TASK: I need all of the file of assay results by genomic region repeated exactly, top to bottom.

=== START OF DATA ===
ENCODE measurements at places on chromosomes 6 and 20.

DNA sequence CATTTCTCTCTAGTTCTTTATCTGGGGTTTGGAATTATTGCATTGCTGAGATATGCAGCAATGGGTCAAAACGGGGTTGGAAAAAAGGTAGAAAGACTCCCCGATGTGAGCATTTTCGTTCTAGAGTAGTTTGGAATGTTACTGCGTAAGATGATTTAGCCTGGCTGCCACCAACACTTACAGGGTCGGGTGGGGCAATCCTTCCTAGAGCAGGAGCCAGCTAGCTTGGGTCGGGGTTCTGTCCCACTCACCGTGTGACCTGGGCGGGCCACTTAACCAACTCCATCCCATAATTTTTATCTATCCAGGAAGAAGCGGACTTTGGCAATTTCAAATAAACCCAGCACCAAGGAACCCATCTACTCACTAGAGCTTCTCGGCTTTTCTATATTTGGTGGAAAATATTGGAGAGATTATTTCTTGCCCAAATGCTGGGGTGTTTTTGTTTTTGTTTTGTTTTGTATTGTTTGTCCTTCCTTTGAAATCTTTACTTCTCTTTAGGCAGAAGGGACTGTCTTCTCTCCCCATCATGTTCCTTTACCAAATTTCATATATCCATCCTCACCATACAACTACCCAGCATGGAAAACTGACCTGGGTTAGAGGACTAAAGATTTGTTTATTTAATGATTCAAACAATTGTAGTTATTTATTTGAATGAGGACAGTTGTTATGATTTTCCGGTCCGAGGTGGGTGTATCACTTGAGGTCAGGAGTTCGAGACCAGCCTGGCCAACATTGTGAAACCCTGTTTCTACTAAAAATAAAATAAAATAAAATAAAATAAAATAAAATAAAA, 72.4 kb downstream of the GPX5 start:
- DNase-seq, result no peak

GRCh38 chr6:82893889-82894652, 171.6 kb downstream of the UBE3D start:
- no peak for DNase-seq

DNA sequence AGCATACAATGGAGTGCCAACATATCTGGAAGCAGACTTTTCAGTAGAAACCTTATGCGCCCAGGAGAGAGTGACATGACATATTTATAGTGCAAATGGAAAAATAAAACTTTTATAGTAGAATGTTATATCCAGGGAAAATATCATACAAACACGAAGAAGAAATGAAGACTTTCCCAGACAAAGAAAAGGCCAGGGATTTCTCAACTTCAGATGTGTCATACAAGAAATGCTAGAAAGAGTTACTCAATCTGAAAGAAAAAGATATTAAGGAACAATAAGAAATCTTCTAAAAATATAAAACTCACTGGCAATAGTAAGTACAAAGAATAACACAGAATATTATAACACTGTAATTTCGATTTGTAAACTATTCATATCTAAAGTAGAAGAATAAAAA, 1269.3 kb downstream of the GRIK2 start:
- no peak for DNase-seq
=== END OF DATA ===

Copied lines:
ENCODE measurements at places on chromosomes 6 and 20.

DNA sequence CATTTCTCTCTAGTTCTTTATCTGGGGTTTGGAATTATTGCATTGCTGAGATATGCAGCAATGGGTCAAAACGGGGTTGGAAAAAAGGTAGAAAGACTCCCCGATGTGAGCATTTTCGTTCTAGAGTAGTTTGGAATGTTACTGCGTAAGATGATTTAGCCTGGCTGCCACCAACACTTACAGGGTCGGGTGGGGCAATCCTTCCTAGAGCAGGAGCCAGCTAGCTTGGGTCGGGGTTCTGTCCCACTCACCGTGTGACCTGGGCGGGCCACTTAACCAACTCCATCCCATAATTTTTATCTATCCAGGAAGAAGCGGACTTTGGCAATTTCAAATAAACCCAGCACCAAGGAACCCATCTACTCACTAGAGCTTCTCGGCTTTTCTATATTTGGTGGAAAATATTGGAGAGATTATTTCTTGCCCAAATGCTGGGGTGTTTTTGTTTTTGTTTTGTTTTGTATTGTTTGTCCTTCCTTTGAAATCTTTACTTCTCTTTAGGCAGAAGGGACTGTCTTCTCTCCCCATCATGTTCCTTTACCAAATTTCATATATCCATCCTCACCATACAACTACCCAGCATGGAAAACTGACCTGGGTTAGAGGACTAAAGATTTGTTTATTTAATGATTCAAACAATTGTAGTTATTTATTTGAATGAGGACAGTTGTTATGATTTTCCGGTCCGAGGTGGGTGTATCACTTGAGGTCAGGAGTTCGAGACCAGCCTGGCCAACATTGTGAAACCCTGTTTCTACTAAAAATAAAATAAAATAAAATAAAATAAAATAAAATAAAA, 72.4 kb downstream of the GPX5 start:
- DNase-seq, result no peak

GRCh38 chr6:82893889-82894652, 171.6 kb downstream of the UBE3D start:
- no peak for DNase-seq

DNA sequence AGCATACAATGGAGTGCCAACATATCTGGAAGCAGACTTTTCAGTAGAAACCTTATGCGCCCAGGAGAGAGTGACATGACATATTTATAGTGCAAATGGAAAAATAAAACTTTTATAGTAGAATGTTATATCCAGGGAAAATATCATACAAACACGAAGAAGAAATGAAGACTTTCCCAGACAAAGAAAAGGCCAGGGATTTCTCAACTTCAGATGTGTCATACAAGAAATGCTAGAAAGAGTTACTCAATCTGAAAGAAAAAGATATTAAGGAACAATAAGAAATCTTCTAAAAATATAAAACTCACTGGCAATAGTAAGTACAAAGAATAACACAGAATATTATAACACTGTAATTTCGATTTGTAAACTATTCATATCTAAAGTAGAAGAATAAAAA, 1269.3 kb downstream of the GRIK2 start:
- no peak for DNase-seq